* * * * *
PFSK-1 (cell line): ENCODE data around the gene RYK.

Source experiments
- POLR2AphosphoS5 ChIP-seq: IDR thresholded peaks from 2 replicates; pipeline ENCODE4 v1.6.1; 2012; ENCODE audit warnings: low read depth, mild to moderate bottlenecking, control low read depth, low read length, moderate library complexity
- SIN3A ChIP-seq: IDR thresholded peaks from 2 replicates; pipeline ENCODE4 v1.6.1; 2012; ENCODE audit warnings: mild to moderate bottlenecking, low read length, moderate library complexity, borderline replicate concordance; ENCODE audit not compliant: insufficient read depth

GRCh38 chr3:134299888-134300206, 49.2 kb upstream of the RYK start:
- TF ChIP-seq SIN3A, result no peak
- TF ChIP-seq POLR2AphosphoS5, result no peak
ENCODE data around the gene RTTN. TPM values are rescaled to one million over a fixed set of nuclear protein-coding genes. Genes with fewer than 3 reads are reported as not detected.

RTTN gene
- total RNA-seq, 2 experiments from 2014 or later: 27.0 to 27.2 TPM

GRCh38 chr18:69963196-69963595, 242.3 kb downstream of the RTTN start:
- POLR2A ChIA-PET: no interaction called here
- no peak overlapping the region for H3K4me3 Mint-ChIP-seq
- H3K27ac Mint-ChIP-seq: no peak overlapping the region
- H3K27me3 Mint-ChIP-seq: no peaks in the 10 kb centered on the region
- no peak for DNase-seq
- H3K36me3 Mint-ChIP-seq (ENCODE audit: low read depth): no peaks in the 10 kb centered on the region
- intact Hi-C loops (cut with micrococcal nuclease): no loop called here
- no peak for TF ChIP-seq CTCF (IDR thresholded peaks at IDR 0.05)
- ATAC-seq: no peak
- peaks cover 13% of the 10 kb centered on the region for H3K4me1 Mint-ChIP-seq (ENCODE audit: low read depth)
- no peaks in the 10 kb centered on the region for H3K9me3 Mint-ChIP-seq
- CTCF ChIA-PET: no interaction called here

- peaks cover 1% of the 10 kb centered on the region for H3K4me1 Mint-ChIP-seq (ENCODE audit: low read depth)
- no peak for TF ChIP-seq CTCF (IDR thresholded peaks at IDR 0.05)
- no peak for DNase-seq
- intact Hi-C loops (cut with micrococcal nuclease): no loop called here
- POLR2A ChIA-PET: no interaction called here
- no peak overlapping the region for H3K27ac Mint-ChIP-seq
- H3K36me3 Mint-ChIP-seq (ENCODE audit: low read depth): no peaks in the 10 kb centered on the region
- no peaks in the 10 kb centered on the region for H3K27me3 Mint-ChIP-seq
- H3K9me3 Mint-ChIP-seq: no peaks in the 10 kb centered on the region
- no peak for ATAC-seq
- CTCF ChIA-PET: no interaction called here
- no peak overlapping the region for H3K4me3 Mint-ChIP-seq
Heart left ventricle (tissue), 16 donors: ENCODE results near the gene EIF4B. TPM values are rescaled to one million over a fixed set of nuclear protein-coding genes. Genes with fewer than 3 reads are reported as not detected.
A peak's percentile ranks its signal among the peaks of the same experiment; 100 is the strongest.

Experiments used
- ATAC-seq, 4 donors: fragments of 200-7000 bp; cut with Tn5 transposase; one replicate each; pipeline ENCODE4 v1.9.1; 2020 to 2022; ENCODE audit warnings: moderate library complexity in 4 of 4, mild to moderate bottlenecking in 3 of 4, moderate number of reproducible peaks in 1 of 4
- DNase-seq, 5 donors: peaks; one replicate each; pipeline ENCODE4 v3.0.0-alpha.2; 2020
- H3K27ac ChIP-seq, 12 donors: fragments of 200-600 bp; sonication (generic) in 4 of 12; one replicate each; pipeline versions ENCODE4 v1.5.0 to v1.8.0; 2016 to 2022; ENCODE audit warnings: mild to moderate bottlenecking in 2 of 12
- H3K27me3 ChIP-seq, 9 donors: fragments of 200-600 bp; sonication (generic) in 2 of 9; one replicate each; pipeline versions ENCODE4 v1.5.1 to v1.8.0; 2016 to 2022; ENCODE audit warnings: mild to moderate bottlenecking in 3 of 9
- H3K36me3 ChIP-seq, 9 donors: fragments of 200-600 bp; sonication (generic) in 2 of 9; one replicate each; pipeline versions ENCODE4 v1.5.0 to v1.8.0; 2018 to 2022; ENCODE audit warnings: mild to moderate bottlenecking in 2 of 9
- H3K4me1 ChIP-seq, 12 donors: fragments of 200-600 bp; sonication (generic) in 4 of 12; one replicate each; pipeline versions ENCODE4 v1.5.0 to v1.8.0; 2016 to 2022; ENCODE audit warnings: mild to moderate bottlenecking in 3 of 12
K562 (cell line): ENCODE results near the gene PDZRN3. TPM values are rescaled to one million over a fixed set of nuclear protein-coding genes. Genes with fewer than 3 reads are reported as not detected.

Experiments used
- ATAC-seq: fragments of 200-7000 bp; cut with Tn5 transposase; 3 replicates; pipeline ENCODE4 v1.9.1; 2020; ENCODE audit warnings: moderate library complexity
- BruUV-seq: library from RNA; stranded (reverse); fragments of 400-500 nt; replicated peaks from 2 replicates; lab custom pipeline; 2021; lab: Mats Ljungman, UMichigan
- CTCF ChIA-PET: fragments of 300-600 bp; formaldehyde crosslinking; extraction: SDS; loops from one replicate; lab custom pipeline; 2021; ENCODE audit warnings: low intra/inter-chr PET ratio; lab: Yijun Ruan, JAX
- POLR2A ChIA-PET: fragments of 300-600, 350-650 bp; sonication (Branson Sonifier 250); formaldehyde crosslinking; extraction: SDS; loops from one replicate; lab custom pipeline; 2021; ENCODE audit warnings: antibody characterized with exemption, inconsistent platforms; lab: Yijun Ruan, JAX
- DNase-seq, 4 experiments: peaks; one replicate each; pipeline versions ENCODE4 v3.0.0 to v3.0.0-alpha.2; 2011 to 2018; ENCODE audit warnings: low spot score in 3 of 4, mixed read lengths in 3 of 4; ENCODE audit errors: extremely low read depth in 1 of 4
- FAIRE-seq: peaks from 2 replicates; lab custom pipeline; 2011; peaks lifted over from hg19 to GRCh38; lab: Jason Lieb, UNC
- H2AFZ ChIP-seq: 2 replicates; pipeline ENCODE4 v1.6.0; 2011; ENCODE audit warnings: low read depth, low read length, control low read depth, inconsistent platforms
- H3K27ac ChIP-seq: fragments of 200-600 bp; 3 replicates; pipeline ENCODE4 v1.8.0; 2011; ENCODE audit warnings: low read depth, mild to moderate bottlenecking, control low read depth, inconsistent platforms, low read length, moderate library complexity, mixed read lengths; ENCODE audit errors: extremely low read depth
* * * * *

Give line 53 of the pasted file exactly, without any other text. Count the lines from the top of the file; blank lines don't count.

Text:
- H2AFZ ChIP-seq: 2 replicates; pipeline ENCODE4 v1.6.0; 2011; ENCODE audit warnings: low read depth, low read length, control low read depth, inconsistent platforms